El Chorro: El Camino del Rey reopens in Spain
El Caminito del Rey has officially reopened after refurbishment at El Chorro in Spain.
Last Saturday El Camino del Rey, the airy walkway that winds its way hundreds of meters above River Guadalhorce at El Chorro in Spain, was officially reopened. Three literally breathtaking kilometers, built at the start of the 20th century to provide access to the hydroelectric power station that served the needs of nearby Malaga. Over time this path - named in honour of King Alfonso XII - had fallen into disrepair and had become extremely dangerous, so much so that access was strictly prohibited.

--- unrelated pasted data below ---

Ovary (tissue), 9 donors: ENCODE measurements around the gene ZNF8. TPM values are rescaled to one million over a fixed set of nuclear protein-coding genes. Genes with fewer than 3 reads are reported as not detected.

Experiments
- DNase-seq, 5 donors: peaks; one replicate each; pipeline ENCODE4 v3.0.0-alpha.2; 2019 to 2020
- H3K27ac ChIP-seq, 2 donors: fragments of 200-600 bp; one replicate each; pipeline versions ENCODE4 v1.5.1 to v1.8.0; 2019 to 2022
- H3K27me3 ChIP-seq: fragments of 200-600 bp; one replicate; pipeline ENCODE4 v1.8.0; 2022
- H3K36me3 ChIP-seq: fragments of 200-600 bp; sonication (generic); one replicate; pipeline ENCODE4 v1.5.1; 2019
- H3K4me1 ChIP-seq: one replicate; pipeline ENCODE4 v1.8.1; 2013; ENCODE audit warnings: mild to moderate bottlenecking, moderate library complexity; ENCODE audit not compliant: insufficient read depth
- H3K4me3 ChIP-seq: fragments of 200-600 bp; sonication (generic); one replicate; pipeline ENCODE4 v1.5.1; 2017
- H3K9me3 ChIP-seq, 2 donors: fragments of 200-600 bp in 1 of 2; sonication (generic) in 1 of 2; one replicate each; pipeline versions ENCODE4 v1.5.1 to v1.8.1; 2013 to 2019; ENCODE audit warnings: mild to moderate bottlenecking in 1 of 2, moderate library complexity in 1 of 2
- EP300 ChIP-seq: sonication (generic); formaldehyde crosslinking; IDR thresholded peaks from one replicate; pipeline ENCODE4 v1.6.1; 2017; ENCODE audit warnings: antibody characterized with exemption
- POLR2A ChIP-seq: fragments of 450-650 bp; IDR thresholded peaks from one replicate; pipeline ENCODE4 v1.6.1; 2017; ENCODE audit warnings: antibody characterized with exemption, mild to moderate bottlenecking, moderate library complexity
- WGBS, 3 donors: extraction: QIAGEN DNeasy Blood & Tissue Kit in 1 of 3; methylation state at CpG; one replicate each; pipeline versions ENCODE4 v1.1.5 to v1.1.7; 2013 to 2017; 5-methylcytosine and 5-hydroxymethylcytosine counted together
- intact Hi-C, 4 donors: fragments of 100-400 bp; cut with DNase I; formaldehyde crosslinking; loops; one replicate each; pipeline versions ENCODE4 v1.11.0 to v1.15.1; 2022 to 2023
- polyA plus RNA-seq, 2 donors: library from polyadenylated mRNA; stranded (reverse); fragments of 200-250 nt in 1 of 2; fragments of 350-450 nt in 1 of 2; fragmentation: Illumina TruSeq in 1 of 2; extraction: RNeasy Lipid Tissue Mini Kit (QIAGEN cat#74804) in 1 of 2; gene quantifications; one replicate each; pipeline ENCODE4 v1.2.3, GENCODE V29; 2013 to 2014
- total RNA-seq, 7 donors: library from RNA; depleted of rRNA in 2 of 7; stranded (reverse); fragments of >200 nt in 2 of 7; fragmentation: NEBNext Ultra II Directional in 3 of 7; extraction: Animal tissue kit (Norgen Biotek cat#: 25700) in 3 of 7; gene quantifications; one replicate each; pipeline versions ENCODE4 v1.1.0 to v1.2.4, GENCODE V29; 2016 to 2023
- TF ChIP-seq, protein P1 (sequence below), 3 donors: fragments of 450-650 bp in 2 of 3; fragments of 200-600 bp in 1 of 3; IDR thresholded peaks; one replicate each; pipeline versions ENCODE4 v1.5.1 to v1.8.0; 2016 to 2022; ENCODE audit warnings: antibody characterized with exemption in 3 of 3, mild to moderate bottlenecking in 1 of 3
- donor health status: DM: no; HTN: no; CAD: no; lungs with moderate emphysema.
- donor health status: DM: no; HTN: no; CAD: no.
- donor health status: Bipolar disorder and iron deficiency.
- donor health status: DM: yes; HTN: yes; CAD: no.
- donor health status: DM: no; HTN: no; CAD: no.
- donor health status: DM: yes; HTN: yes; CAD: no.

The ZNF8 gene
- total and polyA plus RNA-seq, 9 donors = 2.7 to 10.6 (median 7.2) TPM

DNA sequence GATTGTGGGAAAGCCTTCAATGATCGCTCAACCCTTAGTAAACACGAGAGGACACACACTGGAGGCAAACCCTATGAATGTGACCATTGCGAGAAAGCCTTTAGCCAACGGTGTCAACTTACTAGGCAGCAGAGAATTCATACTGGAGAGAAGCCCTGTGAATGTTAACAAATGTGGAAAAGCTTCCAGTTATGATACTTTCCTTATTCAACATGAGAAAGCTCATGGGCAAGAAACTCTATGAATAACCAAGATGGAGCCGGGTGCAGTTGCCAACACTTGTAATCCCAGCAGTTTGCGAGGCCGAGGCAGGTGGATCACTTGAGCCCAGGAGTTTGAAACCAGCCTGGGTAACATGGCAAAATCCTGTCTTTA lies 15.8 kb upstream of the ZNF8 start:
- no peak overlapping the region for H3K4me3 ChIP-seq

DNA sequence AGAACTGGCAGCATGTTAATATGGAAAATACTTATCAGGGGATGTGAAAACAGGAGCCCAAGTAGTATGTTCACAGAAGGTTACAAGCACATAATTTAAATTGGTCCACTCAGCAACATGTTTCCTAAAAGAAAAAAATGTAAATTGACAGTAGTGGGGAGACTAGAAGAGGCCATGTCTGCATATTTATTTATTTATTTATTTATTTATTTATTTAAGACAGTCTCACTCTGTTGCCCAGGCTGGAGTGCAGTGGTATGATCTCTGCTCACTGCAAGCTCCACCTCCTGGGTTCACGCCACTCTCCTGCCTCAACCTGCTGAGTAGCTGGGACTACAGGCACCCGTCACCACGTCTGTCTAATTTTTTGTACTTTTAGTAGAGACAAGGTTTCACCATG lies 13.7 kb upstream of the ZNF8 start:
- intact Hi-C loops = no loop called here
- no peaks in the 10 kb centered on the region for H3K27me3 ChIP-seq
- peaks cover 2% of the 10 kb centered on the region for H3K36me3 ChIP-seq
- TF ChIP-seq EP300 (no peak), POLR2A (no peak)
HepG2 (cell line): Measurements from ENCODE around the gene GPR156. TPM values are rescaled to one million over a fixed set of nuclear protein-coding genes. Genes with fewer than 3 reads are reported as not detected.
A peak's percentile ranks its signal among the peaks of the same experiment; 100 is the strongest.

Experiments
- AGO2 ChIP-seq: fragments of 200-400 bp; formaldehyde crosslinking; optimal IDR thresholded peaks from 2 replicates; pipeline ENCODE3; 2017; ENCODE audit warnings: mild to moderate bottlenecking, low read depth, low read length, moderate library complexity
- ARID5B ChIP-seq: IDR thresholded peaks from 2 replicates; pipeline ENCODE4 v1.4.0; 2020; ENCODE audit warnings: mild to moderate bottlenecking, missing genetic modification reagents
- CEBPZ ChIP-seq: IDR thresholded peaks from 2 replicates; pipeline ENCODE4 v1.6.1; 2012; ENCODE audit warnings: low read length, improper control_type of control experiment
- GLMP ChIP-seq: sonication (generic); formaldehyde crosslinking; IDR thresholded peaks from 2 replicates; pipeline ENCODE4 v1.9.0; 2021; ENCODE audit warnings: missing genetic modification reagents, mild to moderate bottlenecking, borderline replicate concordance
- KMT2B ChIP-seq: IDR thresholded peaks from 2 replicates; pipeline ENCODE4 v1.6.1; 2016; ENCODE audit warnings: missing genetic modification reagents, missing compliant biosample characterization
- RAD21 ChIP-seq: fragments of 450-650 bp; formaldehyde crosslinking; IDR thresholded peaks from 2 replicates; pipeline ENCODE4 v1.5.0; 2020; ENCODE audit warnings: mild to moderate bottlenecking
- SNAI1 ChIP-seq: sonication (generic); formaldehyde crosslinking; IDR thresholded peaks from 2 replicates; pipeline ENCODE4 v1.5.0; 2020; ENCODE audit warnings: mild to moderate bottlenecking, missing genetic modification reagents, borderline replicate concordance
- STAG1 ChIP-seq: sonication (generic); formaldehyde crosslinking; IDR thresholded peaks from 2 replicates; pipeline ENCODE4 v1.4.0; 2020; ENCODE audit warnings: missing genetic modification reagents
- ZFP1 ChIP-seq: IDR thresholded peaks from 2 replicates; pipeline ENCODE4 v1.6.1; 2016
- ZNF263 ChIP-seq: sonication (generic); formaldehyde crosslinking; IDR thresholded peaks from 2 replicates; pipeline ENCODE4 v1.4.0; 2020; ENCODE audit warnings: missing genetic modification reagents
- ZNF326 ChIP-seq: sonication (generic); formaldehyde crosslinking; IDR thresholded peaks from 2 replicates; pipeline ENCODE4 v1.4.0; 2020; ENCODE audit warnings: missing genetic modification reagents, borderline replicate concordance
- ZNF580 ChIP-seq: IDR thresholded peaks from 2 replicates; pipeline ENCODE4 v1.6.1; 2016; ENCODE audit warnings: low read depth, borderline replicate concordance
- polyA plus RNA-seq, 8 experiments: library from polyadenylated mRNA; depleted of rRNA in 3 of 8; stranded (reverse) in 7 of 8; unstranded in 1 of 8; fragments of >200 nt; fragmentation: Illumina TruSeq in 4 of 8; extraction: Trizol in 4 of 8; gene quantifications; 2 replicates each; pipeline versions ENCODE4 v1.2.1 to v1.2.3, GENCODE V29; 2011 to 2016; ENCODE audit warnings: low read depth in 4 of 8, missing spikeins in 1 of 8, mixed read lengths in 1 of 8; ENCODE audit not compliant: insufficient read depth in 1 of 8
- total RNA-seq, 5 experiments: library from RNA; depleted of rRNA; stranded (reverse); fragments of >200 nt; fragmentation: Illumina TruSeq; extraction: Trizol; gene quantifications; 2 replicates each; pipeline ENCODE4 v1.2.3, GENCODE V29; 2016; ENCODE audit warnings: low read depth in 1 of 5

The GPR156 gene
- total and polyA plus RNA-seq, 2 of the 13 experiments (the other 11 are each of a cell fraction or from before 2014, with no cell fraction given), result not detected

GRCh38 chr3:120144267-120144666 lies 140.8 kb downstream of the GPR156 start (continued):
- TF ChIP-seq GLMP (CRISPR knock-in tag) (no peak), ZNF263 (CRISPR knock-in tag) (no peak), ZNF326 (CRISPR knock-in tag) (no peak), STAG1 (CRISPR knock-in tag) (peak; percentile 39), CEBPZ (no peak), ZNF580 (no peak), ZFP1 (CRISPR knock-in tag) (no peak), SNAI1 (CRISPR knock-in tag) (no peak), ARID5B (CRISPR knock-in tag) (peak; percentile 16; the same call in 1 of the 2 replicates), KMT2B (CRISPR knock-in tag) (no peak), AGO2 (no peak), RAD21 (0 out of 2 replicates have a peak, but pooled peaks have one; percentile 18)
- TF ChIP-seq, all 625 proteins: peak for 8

The only people who still ventured along the path - unsurprisingly - were climbers who used it to access the beautiful crags located deep within the canyon Desfiladero de los Gaitanes. But even for climbers this walkway could be quite a scare…
After having been abandoned for 25 years, the Malaga town council decided to invest over 2 million euro in rebuilding what has often been described as one of the most spectacular paths in the world and now, in the week before Easter, the Caminito has officially been reopened.
Those who wish to walk along the path need to book in advance - 600 people/day are admitted - while in the future tourists will have to pay to access the path. As to the climbing, 70 routes (out of a total of 1800 at El Chorro) have been lost as they are located directly above the boardwalks. Climbers have free access to the climbs but need to show an official climbing license or club card.